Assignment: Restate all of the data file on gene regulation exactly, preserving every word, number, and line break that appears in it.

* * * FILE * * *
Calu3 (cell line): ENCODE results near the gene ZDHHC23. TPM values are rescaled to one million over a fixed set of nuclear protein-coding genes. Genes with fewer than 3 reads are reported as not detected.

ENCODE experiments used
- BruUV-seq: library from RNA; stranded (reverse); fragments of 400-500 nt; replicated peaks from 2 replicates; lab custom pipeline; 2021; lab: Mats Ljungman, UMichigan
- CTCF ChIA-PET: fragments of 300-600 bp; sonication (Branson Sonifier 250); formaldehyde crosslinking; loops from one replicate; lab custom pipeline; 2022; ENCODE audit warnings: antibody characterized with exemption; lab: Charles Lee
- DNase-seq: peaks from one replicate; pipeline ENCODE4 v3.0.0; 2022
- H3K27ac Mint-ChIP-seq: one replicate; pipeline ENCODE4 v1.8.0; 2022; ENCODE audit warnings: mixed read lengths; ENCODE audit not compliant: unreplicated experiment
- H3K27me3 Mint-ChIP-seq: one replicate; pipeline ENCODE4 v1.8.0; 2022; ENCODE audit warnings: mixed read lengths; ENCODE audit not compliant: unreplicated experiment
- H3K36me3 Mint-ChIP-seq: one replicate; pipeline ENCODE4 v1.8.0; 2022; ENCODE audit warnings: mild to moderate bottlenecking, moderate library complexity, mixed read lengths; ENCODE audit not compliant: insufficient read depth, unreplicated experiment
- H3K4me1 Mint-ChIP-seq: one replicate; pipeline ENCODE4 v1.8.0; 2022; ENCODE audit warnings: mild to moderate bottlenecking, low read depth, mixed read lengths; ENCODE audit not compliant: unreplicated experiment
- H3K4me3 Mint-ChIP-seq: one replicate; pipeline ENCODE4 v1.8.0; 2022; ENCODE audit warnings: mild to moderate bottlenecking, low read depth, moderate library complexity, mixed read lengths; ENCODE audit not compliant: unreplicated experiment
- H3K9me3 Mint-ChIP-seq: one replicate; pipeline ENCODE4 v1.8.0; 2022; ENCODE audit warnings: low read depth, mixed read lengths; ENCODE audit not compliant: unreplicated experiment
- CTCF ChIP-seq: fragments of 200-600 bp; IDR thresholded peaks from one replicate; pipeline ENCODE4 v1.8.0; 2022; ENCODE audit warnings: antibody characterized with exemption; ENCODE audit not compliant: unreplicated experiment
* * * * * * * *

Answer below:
Calu3 (cell line): ENCODE results near the gene ZDHHC23. TPM values are rescaled to one million over a fixed set of nuclear protein-coding genes. Genes with fewer than 3 reads are reported as not detected.

ENCODE experiments used
- BruUV-seq: library from RNA; stranded (reverse); fragments of 400-500 nt; replicated peaks from 2 replicates; lab custom pipeline; 2021; lab: Mats Ljungman, UMichigan
- CTCF ChIA-PET: fragments of 300-600 bp; sonication (Branson Sonifier 250); formaldehyde crosslinking; loops from one replicate; lab custom pipeline; 2022; ENCODE audit warnings: antibody characterized with exemption; lab: Charles Lee
- DNase-seq: peaks from one replicate; pipeline ENCODE4 v3.0.0; 2022
- H3K27ac Mint-ChIP-seq: one replicate; pipeline ENCODE4 v1.8.0; 2022; ENCODE audit warnings: mixed read lengths; ENCODE audit not compliant: unreplicated experiment
- H3K27me3 Mint-ChIP-seq: one replicate; pipeline ENCODE4 v1.8.0; 2022; ENCODE audit warnings: mixed read lengths; ENCODE audit not compliant: unreplicated experiment
- H3K36me3 Mint-ChIP-seq: one replicate; pipeline ENCODE4 v1.8.0; 2022; ENCODE audit warnings: mild to moderate bottlenecking, moderate library complexity, mixed read lengths; ENCODE audit not compliant: insufficient read depth, unreplicated experiment
- H3K4me1 Mint-ChIP-seq: one replicate; pipeline ENCODE4 v1.8.0; 2022; ENCODE audit warnings: mild to moderate bottlenecking, low read depth, mixed read lengths; ENCODE audit not compliant: unreplicated experiment
- H3K4me3 Mint-ChIP-seq: one replicate; pipeline ENCODE4 v1.8.0; 2022; ENCODE audit warnings: mild to moderate bottlenecking, low read depth, moderate library complexity, mixed read lengths; ENCODE audit not compliant: unreplicated experiment
- H3K9me3 Mint-ChIP-seq: one replicate; pipeline ENCODE4 v1.8.0; 2022; ENCODE audit warnings: low read depth, mixed read lengths; ENCODE audit not compliant: unreplicated experiment
- CTCF ChIP-seq: fragments of 200-600 bp; IDR thresholded peaks from one replicate; pipeline ENCODE4 v1.8.0; 2022; ENCODE audit warnings: antibody characterized with exemption; ENCODE audit not compliant: unreplicated experiment